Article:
UK govt to curb child benefits
Birmingham - Britain will stop paying child benefits to higher earners as part of its plans to slash the budget deficit, which will involve harsh spending cuts across the spectrum, Finance Minister George Osborne said on Monday.
The move will save £1bn a year from 2013 - small change compared with a forecast borrowing requirement of around £150bn this year.
But politically it is a high-stakes move for Britain's coalition government and suggests a determination to do whatever it takes to cut debt despite warnings from the opposition Labour Party that acting too fast will choke off a fragile economic recovery.
"We are going to withdraw child benefit from higher rate taxpayers. It's a big decision for us, but we think it's absolutely necessary and fair given the financial situation we face," Osborne told BBC News.
The plan to withdraw the child allowance by 2013 from families earning more than £44 000 a year breaks with a longstanding British principle of "universal benefits".
Allowances such as child benefit and free bus passes for the elderly that are paid to all, regardless of income.
The move will not be popular with middle-class voters, the Conservatives' traditional base of support, and moves onto policy ground on which even former Conservative premier Margaret Thatcher, who relished rolling back the frontiers of the state, feared to tread.
Osborne will give a speech later to the annual conference of his centre-right Conservatives, senior partner in Britain's five-month-old coalition government, in which he will defend his cuts agenda in the face of fears about slowing growth.
Osborne will unveil plans on October 20 to slash ministries' budgets by around a quarter over five years to curb a record peacetime budget deficit.
The coalition wants to transform the welfare payments system so that those in work are always better off than people who are on benefits. This will be achieved by replacing a range of benefits with a single credit.
Osborne played down the risk that deep spending cuts could plunge Britain into a double-dip recession, even though his cabinet colleague, Justice Secretary Kenneth Clarke told a newspaper on Sunday he did not rule out that scenario.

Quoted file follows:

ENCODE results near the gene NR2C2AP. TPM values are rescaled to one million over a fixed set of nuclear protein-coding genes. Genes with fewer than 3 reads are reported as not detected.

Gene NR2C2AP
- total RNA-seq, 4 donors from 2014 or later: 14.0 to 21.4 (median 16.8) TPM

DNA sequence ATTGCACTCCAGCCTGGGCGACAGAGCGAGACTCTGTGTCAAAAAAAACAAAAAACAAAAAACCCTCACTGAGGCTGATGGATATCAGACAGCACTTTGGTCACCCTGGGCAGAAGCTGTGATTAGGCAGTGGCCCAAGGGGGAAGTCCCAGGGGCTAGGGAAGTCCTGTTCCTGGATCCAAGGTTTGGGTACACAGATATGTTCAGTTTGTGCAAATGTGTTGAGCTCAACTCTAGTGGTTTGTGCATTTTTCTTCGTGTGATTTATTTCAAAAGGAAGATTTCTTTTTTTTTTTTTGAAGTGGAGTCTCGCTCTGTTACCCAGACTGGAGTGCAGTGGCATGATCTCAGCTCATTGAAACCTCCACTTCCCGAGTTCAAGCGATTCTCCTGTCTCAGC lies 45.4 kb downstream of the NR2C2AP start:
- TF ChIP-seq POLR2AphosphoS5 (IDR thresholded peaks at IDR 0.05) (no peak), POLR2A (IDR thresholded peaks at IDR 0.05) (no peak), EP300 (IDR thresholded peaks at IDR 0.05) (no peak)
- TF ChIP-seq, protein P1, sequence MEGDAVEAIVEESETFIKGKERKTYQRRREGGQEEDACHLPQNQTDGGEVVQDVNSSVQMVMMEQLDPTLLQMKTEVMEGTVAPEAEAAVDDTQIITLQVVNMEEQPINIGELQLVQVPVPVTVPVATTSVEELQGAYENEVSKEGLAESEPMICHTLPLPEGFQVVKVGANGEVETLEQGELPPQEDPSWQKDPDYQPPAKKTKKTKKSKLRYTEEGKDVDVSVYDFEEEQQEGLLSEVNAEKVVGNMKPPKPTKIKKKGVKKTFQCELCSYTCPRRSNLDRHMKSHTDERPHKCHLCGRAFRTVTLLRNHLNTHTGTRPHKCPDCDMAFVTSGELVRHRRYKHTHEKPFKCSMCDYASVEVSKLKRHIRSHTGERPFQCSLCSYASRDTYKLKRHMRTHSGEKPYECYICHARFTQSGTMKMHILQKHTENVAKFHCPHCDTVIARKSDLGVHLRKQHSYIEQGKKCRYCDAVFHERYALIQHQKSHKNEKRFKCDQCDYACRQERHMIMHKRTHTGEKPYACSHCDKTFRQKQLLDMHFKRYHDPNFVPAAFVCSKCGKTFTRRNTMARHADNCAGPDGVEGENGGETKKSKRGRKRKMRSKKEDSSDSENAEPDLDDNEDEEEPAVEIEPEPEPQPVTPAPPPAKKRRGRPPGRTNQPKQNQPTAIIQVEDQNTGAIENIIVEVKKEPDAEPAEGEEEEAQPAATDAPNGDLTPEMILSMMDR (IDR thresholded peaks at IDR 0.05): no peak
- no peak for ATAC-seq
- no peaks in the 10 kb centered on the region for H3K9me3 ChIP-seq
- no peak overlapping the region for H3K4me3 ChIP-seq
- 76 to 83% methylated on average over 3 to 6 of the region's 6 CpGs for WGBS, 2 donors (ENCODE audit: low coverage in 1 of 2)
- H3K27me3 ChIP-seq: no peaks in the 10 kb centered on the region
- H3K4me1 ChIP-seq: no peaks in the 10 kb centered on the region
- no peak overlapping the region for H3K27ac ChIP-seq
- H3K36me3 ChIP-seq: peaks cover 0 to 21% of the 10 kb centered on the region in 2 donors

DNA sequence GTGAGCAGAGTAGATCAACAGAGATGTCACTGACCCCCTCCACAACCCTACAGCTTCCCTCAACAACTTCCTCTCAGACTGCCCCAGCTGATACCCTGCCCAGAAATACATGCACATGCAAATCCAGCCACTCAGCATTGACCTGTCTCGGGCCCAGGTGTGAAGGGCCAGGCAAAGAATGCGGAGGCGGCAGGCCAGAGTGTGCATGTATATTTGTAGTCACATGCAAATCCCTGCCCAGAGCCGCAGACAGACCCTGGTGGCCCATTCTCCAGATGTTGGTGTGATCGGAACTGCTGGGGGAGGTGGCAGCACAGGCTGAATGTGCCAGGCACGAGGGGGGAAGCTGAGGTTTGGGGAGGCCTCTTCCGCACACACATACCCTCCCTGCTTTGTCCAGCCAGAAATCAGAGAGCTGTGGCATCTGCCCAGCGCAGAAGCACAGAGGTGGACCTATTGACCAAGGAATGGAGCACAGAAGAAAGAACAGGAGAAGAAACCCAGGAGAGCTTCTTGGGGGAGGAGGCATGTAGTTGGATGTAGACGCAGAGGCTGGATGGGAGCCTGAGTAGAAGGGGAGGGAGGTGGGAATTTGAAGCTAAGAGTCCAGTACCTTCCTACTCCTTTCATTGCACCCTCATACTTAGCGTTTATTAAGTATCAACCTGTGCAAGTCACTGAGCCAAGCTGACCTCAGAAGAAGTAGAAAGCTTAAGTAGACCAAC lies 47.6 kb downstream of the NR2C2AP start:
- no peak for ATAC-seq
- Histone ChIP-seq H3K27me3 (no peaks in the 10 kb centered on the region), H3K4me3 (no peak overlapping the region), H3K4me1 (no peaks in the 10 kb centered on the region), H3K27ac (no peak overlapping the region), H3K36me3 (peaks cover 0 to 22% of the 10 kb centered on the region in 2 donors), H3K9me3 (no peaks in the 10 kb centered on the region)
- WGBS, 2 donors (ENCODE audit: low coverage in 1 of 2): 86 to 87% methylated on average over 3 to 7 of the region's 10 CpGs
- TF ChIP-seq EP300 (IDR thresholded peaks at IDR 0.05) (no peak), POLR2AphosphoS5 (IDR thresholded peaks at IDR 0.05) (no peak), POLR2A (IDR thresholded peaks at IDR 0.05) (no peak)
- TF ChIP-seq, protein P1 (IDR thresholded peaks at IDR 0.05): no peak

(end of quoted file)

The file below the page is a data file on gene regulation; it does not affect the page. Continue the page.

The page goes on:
"The real risk would be not taking action," Osborne said.
Financial danger zone
The decisions the coalition had taken had moved Britain out of the "financial danger zone" and interest rates paid by homeowners and businesses had come down, Osborne said.
"So I think the action we've taken means that we are set for a steady and sustainable recovery," he said.
Osborne's defence of his austerity drive, which has won the backing of credit rating agencies and financial markets, comes amid growing fears of a global economic slowdown and with the opposition Labour Party ahead in opinion polls for the first time in three years.
Labour argues that only solid economic growth can deliver the tax revenues needed to pay down debt.
In his speech, Osborne will take aim at new Labour leader Ed Miliband, seeking to portray him as an economic liability.
"Let me take head on this completely false argument that delaying the cuts will somehow make them smaller and easier," Osborne is expected to tell the Conservative conference, according to a party source.
"The truth is exactly the reverse," he will say.
Osborne will warn that holding off spending cuts would drive up market interest rates, trigger a downgrade to Britain's top-notch credit rating and endanger the recovery.
"We will stick with our plan. Deal with our debts," he will say. "And get our economy moving again."